Steamship Fulton, off the Florida reef, over 1600 men aboard “packed like niggers on a slave ship.” Long and detailed description of living conditions, food, and social activities. Comments, …of course Neal Dow’s officers don’t touch the wine.”

March 18-July 4, 1862

14 letters from Ship Island, Mississippi, describe in detail battles off the island, number of men and health conditions on the island, mentions many military officers, food and shelter, hospital duties, surprised at torrential rains and wind, preparations for the capture of New Orleans, account of a trip to Pass Christian, diphtheria epidemic, many comments about General Benjamin F. Butler.

July 12, 1862

From steamer Creole, Lake Pontchartrain on the way to New Orleans, expecting to establish hospital in Fort St. Phillip.

July 15, 1862

New Orleans Mint, enjoying rest and good food.

August 12, 1862 April 18, 1863

25 letters from Fort St. Phillip, comments on routine duties, sickness and death, describes African American prayer meeting (August 21, 1862); articles from a plundering excursion, “the notorious Neal Dow has a wonderful faculty of making himself obnoxious to everybody with whom he comes in contact,” (October 6, 1862); describes his living conditions at the Fort (hospital) and more about General Dow (November 25, 1862); General Butler (February 6, 1863); General Sherman’s order for searching “all” vessels (February 7, 1863); 2 schooners bound for Mexico, loaded with supplies for Confederates, were detained.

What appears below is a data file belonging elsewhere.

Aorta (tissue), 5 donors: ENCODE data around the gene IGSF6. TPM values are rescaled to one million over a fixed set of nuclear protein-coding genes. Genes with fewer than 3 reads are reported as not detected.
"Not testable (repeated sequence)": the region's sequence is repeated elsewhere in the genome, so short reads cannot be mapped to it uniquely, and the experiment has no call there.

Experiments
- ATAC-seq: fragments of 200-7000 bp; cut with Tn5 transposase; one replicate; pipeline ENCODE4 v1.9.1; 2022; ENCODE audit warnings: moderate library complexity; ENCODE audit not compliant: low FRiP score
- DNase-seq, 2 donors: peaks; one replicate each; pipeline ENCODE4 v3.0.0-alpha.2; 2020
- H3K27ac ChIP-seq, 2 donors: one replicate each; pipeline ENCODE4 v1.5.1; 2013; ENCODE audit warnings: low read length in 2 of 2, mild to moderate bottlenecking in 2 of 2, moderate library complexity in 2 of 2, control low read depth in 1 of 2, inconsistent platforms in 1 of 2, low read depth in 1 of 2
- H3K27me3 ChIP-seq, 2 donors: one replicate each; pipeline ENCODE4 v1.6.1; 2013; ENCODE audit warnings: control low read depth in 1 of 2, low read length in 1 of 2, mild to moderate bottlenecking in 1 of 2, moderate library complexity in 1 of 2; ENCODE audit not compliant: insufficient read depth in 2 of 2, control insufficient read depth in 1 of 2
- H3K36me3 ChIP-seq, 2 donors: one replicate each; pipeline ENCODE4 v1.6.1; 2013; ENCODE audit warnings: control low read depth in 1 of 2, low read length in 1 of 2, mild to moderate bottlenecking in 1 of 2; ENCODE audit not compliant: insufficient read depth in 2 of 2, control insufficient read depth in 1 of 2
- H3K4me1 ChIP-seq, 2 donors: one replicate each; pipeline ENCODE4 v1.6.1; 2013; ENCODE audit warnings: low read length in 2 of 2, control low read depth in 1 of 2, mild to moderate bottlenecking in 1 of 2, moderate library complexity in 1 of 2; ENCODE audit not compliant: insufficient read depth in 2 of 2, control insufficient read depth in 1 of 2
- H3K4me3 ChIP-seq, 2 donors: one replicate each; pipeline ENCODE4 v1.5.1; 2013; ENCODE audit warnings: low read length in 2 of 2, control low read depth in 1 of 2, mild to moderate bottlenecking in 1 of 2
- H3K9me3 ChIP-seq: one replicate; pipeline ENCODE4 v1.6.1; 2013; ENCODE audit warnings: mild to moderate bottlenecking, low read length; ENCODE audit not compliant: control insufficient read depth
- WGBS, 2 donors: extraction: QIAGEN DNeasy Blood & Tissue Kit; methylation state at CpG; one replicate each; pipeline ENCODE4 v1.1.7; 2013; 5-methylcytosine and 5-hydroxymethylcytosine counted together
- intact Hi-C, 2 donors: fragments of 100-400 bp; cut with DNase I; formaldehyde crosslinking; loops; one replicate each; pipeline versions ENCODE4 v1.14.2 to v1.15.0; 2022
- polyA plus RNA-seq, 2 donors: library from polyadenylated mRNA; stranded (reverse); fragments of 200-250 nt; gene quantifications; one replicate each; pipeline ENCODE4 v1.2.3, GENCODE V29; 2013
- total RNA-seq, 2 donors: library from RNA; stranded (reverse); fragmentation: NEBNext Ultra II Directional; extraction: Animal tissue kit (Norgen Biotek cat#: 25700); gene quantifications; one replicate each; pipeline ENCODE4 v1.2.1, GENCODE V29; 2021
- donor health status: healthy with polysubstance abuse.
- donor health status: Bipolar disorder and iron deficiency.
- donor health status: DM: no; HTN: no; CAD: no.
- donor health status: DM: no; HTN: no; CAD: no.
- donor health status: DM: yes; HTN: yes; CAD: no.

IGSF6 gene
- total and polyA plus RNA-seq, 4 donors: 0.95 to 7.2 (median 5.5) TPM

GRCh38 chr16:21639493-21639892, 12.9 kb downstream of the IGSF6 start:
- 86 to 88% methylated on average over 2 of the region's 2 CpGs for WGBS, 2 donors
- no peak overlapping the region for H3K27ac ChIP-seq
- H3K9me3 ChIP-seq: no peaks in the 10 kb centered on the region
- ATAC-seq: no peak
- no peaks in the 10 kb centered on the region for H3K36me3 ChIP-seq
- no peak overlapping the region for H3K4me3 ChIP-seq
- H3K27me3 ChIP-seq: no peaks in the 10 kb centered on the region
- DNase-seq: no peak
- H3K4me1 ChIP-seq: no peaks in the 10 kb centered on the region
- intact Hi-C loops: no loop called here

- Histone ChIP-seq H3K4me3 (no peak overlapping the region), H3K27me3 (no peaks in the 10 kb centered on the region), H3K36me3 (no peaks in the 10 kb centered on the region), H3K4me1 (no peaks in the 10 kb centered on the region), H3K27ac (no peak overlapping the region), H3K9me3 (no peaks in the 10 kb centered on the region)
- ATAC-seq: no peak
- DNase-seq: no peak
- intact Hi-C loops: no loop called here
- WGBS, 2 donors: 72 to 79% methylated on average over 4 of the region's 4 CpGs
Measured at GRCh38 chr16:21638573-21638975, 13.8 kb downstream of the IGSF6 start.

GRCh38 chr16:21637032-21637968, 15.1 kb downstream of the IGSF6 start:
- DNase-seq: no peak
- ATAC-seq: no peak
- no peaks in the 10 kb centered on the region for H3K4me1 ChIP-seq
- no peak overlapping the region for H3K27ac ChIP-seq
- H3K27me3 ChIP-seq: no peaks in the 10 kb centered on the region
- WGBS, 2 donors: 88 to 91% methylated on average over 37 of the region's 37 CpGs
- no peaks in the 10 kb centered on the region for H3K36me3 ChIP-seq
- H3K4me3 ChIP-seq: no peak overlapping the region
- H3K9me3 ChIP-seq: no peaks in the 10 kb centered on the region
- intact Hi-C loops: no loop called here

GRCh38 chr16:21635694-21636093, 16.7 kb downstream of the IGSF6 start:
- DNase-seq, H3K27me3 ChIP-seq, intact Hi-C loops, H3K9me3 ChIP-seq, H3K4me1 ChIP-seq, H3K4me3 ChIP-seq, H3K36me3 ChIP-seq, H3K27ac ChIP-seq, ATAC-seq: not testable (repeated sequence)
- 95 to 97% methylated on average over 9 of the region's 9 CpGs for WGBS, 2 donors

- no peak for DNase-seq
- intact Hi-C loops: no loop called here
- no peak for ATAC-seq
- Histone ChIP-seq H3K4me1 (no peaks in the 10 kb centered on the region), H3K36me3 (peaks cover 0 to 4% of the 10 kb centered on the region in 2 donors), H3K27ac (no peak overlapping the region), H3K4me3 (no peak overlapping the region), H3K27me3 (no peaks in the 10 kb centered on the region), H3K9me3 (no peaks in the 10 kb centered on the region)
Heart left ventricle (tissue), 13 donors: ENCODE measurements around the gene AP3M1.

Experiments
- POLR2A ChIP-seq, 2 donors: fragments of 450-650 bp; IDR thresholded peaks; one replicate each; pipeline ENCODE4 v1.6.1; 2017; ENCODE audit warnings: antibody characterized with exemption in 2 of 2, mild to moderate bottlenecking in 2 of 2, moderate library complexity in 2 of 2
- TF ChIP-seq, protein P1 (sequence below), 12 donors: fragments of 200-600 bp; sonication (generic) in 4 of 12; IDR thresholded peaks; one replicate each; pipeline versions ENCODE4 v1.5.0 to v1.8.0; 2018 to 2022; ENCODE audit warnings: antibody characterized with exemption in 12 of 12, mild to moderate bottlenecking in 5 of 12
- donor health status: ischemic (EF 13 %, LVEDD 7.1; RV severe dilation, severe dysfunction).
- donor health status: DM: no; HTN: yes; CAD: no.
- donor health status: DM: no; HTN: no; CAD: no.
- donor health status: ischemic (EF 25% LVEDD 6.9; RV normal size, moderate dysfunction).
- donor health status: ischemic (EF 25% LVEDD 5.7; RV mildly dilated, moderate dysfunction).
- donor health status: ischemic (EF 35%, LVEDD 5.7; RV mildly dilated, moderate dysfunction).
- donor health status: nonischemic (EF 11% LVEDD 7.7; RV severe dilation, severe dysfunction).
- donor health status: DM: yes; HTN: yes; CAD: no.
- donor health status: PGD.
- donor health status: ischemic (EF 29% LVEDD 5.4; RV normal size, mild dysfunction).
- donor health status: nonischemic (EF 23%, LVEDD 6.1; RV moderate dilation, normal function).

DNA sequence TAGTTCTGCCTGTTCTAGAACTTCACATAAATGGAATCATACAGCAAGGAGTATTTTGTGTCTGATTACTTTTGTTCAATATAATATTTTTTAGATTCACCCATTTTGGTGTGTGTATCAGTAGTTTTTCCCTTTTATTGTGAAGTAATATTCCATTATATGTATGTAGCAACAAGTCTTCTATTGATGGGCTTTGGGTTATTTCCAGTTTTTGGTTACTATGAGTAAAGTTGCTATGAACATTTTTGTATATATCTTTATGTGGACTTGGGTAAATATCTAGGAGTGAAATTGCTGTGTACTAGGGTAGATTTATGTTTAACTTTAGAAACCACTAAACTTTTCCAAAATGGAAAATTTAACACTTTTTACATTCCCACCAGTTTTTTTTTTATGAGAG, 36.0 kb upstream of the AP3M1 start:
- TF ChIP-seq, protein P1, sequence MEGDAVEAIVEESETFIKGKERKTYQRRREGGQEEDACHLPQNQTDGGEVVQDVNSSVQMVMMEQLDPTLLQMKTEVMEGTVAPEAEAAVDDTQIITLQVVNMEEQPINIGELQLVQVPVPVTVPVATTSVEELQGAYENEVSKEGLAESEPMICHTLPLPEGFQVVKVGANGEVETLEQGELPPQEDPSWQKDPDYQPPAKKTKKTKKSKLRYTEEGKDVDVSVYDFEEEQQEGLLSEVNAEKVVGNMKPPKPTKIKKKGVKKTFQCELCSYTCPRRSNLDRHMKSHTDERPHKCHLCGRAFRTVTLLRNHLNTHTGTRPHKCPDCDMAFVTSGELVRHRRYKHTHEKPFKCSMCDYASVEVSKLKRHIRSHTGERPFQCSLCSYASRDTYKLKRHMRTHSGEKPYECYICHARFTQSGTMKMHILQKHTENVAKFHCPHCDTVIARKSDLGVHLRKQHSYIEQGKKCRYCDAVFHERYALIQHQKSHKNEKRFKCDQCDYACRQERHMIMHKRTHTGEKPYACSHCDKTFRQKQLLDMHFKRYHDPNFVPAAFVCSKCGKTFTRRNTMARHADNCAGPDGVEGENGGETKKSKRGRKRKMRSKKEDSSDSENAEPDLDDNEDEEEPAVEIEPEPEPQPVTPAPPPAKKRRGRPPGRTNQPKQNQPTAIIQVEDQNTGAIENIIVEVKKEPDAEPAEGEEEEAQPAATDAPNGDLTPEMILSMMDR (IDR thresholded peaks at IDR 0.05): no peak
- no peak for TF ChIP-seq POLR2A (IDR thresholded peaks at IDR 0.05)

Assistant Surgeon, 14th Regiment, Maine Volunteers; (April 22, 1863 July 12, 1864)

April 22-23, 1863

St. Charles Hotel, New Orleans, waiting for order to come though for his appointment as assistant surgeon of the 14th Regiment, some description of the hotel; describes receipt of a box of food and clothing from family: “Everything came in pretty good shape. The old newspaper in which you wrapped the blueberries burst open of course, and everything had blueberries in it. The can of maple syrup leaked a very little but my slippers caught the most of it …the can

Date

Contents

Date

Contents

of honey I have given to my friend Surgeon [W.D.] Sanger, medical director, Sherman’s Division. He is a Bangor man…”

April 26, 1863

Belle Chasse Plantation, Plaquemines Parish. Provost Marshal’s Office, Lt. Enoch Foster “plantation … now owned by an old bachelor by the name of Zunts …” Tells of General [Nathaniel] Bank’s agreement with the planters and his nullification of all his contracts and promises because of adverse publicity in the New York Tribune and the uproar from abolitionists.

May 12 July 16, 1863

8 letters from Bonnet Carre, describes routine duties at the hospital, types of diseases (patients principally from Baton Rouge, Port Hudson, etc. area of fighting), information about Port Hudson, describes his living conditions with a French family, and considerable information about the Creole families in the neighborhood.

May 30, 1863

Letter from Port Hudson, apparently from the surgeon in charge, requesting hospital supplies and more doctors.

August 20-27, 1863

3 letters from Port Hudson and Baton Rouge, taking charge of the sick and distributing them to the various hospitals and convalescent camps, army in camp outside Baton Rouge waiting for another assignment.

September 5-26, 1863